The women in my artwork are usually busy doing something. They’re harvesting, teaching, doing handwork, cooking, washing and talking, etc. I use arm gestures to bring my figures to life in an otherwise static medium. And I like the keyhole shape that a woman in a skirt makes.
Beginning this coming Saturday, I will be giving several talks about my artwork in 2014. Some presentations will be to quilting guilds and others are in conjunction with art exhibits. I hope that many of you who live close enough will attend an event. As well as telling the story of my artistic development, I plan to bring along my Self Portrait: A Personal History of Fashion. See the current schedule of events below:
Keep up with my schedule on the Events Page.
Saturday, Jan. 4, 2014, 2:00 pm, In conjunction with her exhibit, Pocketful of Posies (11/9/13 ~ 2/16/14), Salley Mavor will give an artist talk, “Once Upon a Thread” at the Cape Cod Museum of Art, Dennis, Massachusetts.
Thursday, Feb. 6, 2014, 10 am, Plymouth County Cranberry Quilters, Carver Public Library, 2 Meadowbrook Way, Carver, MA. Members free; guests $5.00.
Tues., Feb. 25, 2014, 7:00 pm Bayberry Quilters ~ Cape Cod Regional Technical High School, Harwich, MA and Wed., Feb. 26, 2014, 9:00 am at Our Lady of the Cape Church, 468 Stony Brook Rd., Brewster, MA. Members free, guests $5.00. http://www.bayberryquiltersofcapecod.com/
March 29, 2014, 3:00 pm ~ Closing event and talk at Gallery 65 on William, New Bedford MA. Pocketful of Posies Exhibit is on display Feb. 27 ~ March 29.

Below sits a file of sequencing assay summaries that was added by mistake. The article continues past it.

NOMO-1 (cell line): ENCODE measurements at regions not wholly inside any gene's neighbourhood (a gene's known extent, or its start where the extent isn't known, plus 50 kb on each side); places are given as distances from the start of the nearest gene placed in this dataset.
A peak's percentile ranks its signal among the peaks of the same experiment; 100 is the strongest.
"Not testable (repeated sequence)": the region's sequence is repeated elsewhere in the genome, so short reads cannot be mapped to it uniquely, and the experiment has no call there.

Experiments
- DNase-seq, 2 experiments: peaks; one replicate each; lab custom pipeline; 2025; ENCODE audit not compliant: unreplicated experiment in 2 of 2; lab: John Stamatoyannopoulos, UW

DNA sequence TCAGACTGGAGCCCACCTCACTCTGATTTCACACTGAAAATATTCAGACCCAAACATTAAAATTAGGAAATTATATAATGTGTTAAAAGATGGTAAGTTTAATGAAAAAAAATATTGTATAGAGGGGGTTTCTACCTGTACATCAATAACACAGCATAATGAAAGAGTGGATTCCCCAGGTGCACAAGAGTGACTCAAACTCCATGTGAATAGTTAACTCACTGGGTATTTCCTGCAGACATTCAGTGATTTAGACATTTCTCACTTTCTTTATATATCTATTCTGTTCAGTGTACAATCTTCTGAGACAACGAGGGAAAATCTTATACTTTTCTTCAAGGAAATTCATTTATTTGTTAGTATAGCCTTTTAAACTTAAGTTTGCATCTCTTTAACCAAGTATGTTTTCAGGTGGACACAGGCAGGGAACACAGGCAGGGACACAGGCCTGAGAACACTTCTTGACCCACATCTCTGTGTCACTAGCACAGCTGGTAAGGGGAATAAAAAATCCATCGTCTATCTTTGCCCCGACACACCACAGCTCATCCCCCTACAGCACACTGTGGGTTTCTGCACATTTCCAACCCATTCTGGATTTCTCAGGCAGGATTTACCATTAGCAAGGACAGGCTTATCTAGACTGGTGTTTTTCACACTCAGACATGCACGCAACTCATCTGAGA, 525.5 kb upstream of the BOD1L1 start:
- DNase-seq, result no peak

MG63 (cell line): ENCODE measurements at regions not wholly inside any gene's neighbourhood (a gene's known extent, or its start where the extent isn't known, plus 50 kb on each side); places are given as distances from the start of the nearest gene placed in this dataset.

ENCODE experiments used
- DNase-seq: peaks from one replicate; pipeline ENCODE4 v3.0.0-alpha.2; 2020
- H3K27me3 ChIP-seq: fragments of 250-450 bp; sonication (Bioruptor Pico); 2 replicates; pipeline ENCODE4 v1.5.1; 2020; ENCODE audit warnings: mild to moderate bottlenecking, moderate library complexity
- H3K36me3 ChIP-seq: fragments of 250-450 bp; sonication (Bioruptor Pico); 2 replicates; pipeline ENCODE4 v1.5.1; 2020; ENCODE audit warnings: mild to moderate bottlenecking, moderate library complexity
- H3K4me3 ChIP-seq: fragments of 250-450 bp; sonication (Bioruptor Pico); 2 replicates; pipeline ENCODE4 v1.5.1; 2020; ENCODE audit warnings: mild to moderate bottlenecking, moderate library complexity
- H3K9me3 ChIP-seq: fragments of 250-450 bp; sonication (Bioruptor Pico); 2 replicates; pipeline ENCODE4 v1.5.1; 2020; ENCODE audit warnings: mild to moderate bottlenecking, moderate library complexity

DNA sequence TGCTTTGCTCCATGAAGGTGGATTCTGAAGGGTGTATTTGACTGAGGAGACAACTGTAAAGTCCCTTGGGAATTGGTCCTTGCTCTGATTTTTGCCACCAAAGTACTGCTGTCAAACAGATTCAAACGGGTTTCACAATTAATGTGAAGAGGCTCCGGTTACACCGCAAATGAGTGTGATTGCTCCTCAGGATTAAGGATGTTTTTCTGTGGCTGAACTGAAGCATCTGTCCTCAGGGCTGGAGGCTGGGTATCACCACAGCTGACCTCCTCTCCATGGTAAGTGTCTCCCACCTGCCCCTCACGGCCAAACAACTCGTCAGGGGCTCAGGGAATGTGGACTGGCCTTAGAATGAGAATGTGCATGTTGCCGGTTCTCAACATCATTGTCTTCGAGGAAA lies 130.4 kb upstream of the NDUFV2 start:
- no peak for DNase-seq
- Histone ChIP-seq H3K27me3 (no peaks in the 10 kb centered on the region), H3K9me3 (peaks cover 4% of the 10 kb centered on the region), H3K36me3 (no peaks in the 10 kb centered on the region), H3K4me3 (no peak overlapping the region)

Friday, May 9, 2014, 7:00 pm In conjunction with her Pocketful of Posies exhibit (April 5 – May 27), Salley Mavor will give a presentation about her work at the Cotuit Public Library.
July 4 – August 16, 2014 ~ Salley Mavor: Expressions in Stitches: Then and Now Falmouth Historical Society, Falmouth, MA. Opening reception and artist’s talk ~ Sat., July 12, time to be announced.
This past week, Rob and I spent a day traveling down the Old King’s Highway (Rt. 6A Cape Cod), which is the largest historic district in America. The “old king” refers to whoever was king of England when the route was being settled by early colonists in the 1600′s. It was a beautiful day to drive through the villages along the way. Cape Cod is many miles long and I don’t often have a reason to travel down Cape from Falmouth, so it was fun to be a tourist for a day. We had a couple of places to go. First was the Cape Cod Museum of Art in Dennis, where I spoke to a group of docents about my Pocketful of Posies exhibit, which will be on display through Jan. 26, 2014. In this photo, it looks like I’m about to launch into a tap dance routine, which I wish I could do. I must just be answering a question or emphasizing some point. I gave some background information about my artwork and career, so that they would have some stories to share with visitors. The docents were an enthusiastic audience, with lots of great questions. They even took notes!
The artwork is hung low, so that all ages can see up close. I can’t get over how perfect the gallery’s golden wall color looks! And I really like how the frames are clustered together in group-lets. My only complaint is with the misspelling of my name on the wall, which they’ve promised to correct! Adding the “e” to Salley is a life time job.
Since we were going to be in the neighborhood, I arranged ahead of time to stop by Titcomb’s Bookstore in Sandwich and sign books. I posed with their Colonially dressed statue out front and noticed our matching coats and hair styles. I should have brought my tricornere hat!
Their store is in an old house crammed with shelves and tables full of books and incidental gifts for sale. I sat down at the old school desk in the corner and signed a stack of books they had waiting for me. The owner, Vicky Titcomb, has been sending customers down to see the exhibit at the museum. I hope that some of you will take a drive down the beautiful Old King’s Highway some time!